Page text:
Blog | How Bad Was RSAC19?
Jason Johnson, CISSP, PMP, FHIMSS
President-Elect, HIMSS Northern CA
Information Security Officer, Marin General Hospital
Maybe it’s just the algorithms that program my news feed, but hate is abounding towards this year’s RSA Conference in San Francisco. For the uninitiated, the RSA Conference (RSAC) is the largest annual gathering of information security professionals in the world. In the court of public opinion, RSAC was gravely disappointing. Order, order! The court is now in session.
In my newsfeed, the charges levied against RSAC19 are:
- Neglect in the 1st degree
- I didn’t get anything from the sessions I attended. “I picked the perfect schedule and am offended that they weren’t exactly tailored to me!”
- Assault in the 2nd degree
- The expo floor was SO overwhelming. “I cannot believe that companies would send their marketing and sales professionals to accost me!”
- Some percentage of the vendors showcasing their product don’t understand my needs and won’t be here next year. “EVERYONE should be polished and know my exact use cases!”
Ok, the bullets above might be a little facetious, but they sum up what I have read over the last few days. I poke a little fun, and those who pressed charges aren’t completely incorrect, but it also isn’t as black and white as many make it out to be.
Some bright rays of optimism and positivity did punch through the clouds of despair! Tales of accidental run-ins with the industry elite (For me it was Gary Hayslip #CISOapproved), learning about new behavior-based detection tools, password alternatives, and, more than anything, connecting with trusted partners and long-lost accomplices in the world of information security.
Interestingly, some of the negative write-ups included positive anecdotes but didn’t connect the dots between the good and the bad. Can you have the good without the bad? Can you run into your idolized legend at The W Hotel Bar if he wasn’t in town presenting a session that you’d later pan for your online audience?
Ultimately RSA is what you make it. This is true for any large, international conference regardless of the subject matter and I learned the hard way at the annual HIMSS gathering several years ago in Chicago (now moved to Orlando and Las Vegas). It was daunting. Over 70,000 HealthIT nerds, analysts, providers, vendors, and sycophants descended on an unsuspecting city just like the cyber warriors parachuted into San Francisco this week. It was overwhelming, vast, exciting, scary, and awe-inspiring. The sheer concentration of talent boggled my mind. Initially I didn’t know what to think; I was scared and didn’t have a plan, so I blamed the event for being “too much”, “disorganized”, and generally exclaimed “WTF” at least once an hour. After I got home and binged House of Cards for two days to recover, I resolved to come up with a plan instead of dwelling on my gloomy perceptions.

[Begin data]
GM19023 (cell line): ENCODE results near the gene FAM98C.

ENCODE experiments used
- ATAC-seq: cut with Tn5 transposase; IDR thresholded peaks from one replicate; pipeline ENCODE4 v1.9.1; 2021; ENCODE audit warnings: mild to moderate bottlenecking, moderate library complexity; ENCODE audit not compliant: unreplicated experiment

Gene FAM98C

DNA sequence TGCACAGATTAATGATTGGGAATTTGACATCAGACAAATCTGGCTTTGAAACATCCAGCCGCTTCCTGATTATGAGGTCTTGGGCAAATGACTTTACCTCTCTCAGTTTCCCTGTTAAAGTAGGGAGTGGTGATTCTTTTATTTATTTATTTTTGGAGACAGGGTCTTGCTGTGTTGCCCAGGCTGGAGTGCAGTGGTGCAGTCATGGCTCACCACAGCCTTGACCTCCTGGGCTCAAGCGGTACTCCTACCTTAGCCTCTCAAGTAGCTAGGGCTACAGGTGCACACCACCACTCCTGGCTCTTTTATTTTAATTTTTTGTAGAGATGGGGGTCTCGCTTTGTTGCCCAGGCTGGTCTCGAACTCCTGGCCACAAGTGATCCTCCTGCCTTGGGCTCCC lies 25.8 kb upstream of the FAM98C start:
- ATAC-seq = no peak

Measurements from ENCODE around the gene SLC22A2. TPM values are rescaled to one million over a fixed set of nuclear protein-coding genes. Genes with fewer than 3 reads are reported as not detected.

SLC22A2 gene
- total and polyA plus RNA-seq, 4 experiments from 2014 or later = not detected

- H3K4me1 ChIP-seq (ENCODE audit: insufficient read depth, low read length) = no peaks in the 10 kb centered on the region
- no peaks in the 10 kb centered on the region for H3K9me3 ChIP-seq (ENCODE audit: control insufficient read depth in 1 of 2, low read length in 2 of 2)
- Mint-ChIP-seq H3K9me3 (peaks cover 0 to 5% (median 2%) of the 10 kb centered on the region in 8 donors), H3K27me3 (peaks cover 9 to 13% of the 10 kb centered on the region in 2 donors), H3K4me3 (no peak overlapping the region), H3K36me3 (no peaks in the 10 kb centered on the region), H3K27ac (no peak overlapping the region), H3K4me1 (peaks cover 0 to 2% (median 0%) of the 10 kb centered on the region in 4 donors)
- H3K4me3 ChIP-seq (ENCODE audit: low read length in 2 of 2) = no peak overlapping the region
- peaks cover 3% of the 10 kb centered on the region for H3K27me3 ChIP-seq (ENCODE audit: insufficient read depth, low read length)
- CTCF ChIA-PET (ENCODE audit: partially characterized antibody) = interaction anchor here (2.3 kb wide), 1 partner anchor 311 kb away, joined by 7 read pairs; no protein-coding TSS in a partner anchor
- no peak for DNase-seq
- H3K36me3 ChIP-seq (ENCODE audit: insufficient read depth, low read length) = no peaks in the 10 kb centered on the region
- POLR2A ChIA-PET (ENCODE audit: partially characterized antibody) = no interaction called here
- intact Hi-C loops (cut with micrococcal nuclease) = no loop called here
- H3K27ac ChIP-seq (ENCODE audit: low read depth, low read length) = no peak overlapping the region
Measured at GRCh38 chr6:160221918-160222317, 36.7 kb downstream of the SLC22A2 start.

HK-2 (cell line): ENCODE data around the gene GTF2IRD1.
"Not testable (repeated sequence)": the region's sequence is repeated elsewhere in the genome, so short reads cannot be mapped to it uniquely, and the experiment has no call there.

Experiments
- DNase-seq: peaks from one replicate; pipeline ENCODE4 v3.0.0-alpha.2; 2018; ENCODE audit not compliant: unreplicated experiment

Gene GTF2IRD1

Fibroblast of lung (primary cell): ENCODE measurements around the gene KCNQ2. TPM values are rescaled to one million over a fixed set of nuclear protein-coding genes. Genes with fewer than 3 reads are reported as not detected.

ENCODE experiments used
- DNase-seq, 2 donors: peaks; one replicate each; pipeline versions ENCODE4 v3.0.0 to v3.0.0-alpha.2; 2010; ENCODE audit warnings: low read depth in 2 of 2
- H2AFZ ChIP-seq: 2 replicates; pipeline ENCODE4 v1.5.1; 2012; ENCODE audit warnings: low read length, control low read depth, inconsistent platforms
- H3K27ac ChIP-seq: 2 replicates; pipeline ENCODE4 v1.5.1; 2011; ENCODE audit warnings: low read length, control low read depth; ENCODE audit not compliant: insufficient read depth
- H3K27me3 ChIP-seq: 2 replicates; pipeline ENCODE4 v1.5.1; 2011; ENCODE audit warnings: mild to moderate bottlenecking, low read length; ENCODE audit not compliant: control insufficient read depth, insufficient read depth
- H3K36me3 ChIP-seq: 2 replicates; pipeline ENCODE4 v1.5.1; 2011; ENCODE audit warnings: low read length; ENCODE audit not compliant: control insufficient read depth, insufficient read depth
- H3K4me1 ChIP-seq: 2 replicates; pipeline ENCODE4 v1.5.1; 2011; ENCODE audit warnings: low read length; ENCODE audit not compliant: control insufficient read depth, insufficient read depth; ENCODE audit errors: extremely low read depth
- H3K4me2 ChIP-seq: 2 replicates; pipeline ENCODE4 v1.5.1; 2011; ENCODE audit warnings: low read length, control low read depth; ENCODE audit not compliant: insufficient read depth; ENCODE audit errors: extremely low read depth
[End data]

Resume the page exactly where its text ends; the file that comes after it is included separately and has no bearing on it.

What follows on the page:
Boom. The value suddenly came into focus. The event didn’t change – in fact it got bigger and more complex. Rather, I changed my expectations, schedule, and execution. I have done the same with RSA over the last several years. This year I asked myself some simple and important questions a few weeks before stepping foot into Moscone. At the most basic level it boils down to attending with purpose.
- What are my organization’s InfoSec priorities? Pick 3 or 4 and don’t deviate. Things like data loss prevention (DLP), identity management, and incident response.
- Who do I NEED to talk to? Partner relationships, new product demos, etc.
- Bonus points for who do I WANT to talk to
- What do I want/need out of this week in general? Am I focused on parties and swag (nothing wrong with that!), learning about new products, or advancing my own knowledge in areas that I’m lacking?
- How will I spend my free time (if there is any)? Early stage expo? Full expo? Hanging out at Starbucks? Catching up on email? Meeting friends?
- What do I need to bring back to my organization? Spoiler alert: this is easy to answer if you fully consider the previous questions
- These events aren’t cheap – how am I maximizing my organizations investment into these few days?
I am disappointed in all of the hate towards RSAC this year. As a community we need to collaborate now more than ever. If you wrote something negative about the conference this year, I don’t mean to put you on blast. I do ask, though, that you channel your energy towards making next year better. Many talented, smart, innovative, and dedicated security professionals are at the helm of this event. Give them real and actionable feedback, apply to speak on a topic that you’re passionate about, or at least commit to planning your experience with purpose.